Vox magazine unveiled a new look this week, and the whole staff is abuzz. There’s a new logo, a new color scheme, redesigned pages — these are the things editors get excited about.
But when it comes down to it, we know readers don’t give a rip about such details if the magazine isn’t delivering content that’s interesting — or if the type is hard to read.
We launched into the process of redesigning Vox (for the first time since 2009) in January with the goal of delivering a publication that was more vibrant, more modern.
Part of our preparation included surveying community members about the magazine. The No. 1 response? “Your type is too small.”
While publishing industry folks might spend time debating color palette or fonts, readers just want to, you know, be able to read the magazine.
There were other things we learned from the survey, too. The respondents liked abundant use of photos, preferred shorter articles to long ones and saw the cover as an important factor in determining whether they picked it up.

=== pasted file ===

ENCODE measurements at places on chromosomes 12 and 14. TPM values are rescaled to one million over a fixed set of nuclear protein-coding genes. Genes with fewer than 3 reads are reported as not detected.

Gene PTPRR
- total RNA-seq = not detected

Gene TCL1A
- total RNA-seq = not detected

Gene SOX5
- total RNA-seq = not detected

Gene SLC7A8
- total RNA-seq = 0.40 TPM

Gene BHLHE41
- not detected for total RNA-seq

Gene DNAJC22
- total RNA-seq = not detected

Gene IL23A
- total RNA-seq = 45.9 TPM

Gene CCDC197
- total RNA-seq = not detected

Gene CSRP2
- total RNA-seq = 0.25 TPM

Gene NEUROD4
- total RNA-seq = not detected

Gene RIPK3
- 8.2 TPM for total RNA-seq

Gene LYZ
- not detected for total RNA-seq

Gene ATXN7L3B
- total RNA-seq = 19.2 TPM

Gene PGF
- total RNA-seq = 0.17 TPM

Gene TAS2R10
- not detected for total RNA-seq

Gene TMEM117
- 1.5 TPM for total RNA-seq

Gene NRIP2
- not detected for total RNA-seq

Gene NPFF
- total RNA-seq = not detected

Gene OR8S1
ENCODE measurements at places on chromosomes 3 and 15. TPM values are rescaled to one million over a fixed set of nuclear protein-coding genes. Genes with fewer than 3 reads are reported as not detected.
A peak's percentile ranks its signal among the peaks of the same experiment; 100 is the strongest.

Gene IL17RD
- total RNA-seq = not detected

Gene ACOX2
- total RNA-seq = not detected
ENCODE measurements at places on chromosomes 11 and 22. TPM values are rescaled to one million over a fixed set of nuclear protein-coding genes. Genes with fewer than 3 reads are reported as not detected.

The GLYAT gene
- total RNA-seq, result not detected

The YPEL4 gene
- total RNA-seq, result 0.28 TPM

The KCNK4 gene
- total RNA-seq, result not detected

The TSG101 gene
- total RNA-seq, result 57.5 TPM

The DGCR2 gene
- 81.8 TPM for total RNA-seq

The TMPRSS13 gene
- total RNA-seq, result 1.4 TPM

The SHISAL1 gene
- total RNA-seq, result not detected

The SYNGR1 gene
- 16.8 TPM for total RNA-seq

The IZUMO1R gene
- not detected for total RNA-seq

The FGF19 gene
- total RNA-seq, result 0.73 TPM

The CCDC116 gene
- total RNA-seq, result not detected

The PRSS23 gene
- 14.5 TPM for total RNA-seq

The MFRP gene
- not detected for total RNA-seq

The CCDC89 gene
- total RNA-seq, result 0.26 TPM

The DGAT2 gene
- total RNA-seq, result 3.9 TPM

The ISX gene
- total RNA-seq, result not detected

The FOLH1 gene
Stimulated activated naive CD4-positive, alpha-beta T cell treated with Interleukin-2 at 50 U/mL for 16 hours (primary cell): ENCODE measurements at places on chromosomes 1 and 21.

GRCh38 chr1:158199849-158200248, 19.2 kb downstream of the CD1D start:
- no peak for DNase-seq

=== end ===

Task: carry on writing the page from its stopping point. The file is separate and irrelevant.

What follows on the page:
We listened, and we kept our audience in mind as we worked to create the new Vox. A team of students, led by designer Libby Burns and editors Caroline Feeney and Megan Madden, forged the way.
Among the changes are:
- A new cover logo that is graphic and eye-catching — perfect for a magazine that heavily relies on distribution at the 200-some newsstands around town.
- A vibrant palette that takes advantage the four basic colors printing presses use: cyan (blue), magenta, yellow and black.
- A new type style that is more legible (it’s called Jansen for you typography geeks).
- Larger photos.
- A new department called The Pulse.
That last addition provides topics worthy of water-cooler (or more likely Twitter) conversations, while also creating a new weekly challenge for the magazine staff.
That’s important because Vox isn’t an ordinary city magazine. It’s also a teaching lab. Each year, well over 150 students work on Vox in some way — as editors, writers, designers, photographers and Web producers.
The Pulse section gives these students the experience of creating the kind of timely and succinct content that is a vital part of magazine making. It also keeps the print edition of Vox current, fulfilling an essential part of our mission to help lead conversation.
We’d love to hear what you think about this week’s issue, and future ones. Drop us a note at email@example.com.
Heather Lamb is editorial director of Vox Magazine and an assistant professor at MU in magazine journalism.